CAMDEN — A pain management doctor with an office in Northfield was charged in a $24.6 million billing fraud scheme, U.S. Attorney Craig Carpenito said Monday.
Morris Antebi, 68, of Long Branch, Monmouth County, who also specializes in anesthesia and has offices throughout South Jersey, is charged with three counts of health care fraud, wire fraud and mail fraud for his role in the scheme, Carpenito said in a news release.
Antebi has offices in Northfield, Vineland, Cape May Court House and Toms River, according to court documents.
Antebi was a participating provider in Medicare, Medicaid and several private insurance plans between 2014 and 2020, according to the release. Antebi billed more than $24.6 million for services he purportedly provided, including billing more than $15.3 million to Medicaid and more than $8 million to Medicare, according to the release.
An investigation by officials showed he engaged in various forms of billing fraud, according to the release.
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“For example, Antebi frequently billed Medicare, Medicaid and private insurance companies on dates when travel records show he was overseas, including on trips to China, Israel, Turkey, the Dominican Republic and across Europe, or when he was otherwise outside the State of New Jersey,” according to the release. “Antebi billed approximately $230,700 to Medicaid, Medicare and private insurance plans between November 2015 and January 2020 for services he purportedly rendered while he was traveling and not in the office.”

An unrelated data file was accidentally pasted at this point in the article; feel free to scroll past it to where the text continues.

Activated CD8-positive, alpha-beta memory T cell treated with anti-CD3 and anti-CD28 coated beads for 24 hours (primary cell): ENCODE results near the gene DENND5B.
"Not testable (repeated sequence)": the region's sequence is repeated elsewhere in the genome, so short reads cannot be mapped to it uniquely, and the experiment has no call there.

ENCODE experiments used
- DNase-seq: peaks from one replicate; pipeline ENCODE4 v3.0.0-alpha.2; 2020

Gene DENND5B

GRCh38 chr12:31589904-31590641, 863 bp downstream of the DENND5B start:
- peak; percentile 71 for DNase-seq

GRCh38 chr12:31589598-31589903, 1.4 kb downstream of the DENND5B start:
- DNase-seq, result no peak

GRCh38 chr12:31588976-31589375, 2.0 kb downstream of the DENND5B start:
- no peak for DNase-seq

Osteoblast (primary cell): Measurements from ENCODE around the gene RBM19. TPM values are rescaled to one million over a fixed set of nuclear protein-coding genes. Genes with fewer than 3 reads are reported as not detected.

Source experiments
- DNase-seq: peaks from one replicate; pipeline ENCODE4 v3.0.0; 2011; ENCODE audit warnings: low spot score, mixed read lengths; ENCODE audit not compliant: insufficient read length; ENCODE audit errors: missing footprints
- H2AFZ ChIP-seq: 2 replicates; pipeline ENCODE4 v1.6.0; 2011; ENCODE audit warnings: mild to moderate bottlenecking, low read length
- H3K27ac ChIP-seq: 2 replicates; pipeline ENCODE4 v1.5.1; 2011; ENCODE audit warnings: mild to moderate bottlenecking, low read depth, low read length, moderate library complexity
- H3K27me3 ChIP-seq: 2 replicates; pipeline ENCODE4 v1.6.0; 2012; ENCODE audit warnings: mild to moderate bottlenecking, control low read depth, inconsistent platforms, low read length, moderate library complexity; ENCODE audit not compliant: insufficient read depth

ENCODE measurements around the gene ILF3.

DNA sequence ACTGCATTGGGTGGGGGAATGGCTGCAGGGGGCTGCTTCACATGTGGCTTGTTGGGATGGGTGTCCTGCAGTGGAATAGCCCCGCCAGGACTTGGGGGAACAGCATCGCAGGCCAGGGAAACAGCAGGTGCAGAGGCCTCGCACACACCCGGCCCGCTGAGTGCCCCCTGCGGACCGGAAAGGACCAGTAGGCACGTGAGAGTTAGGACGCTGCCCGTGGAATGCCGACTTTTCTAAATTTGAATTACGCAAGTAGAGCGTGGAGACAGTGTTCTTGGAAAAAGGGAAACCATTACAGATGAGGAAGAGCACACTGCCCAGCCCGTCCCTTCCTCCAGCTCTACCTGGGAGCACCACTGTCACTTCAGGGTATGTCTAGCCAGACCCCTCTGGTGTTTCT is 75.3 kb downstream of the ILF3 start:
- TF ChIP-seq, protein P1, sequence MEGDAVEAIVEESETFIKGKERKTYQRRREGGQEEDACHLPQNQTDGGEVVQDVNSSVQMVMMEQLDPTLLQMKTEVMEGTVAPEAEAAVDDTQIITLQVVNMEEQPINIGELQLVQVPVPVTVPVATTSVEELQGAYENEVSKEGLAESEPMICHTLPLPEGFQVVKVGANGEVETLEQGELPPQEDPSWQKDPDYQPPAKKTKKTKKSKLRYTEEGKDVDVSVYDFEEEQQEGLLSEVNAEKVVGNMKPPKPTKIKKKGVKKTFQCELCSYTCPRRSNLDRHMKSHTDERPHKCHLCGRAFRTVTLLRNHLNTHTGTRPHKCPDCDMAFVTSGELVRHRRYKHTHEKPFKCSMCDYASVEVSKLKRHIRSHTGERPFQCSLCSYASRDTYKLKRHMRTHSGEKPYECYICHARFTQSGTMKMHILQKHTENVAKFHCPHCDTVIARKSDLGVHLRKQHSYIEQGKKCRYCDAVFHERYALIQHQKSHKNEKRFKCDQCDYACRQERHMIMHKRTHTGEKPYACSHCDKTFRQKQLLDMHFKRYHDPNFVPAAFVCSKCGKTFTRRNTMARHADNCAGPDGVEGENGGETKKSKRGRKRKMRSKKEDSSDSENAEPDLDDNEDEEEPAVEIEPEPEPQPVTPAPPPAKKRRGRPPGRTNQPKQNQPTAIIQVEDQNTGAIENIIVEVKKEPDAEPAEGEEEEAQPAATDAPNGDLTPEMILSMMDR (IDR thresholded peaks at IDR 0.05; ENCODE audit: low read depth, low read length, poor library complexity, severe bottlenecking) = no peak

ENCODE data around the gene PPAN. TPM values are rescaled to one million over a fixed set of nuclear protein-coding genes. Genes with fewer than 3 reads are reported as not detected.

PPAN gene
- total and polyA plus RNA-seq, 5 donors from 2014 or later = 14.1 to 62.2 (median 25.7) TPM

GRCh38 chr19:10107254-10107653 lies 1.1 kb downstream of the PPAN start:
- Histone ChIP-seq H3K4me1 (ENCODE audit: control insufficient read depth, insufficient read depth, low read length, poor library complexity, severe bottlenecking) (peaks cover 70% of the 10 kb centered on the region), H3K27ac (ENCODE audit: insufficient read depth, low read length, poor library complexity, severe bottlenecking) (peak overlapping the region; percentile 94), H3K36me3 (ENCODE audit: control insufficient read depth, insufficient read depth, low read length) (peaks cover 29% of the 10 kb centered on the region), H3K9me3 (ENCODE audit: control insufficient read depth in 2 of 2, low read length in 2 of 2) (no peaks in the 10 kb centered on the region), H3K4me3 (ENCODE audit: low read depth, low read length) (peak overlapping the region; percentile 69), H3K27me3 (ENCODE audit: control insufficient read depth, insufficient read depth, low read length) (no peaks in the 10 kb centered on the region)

Antebi also made excessive billings for one-day periods of time, officials said, billing insurance plans for more than 24 hours’ worth of services in a one-day period on more than 900 occasions between 2014 and 2020.
“Antebi also billed insurance companies for between 12 and 23.99 hours of purported services in a one-day period of time on more than 300 occasions,” officials said. “On certain occasions, law enforcement surveilled Antebi on days when he left the clinics early, but nevertheless billed as though he saw many patients on those days.”
And, despite the high billings, individuals told investigators Antebi commonly saw them for only very brief periods of time, and he often did not perform any medical exams or evaluations during their visits, according to the release. They also indicated there sometimes was no medical equipment or examination tables in the rooms at the clinics in which patients met with providers, and that patients sometimes met with providers on folding chairs in the hallway of the clinics.
The health care fraud count carries a maximum penalty of 10 years in prison and a $250,000 fine, or twice the gross gain or loss from the offense. The wire and mail fraud counts each carry a maximum penalty of 20 years in prison and a $250,000 fine, or twice the gross gain or loss from the offense.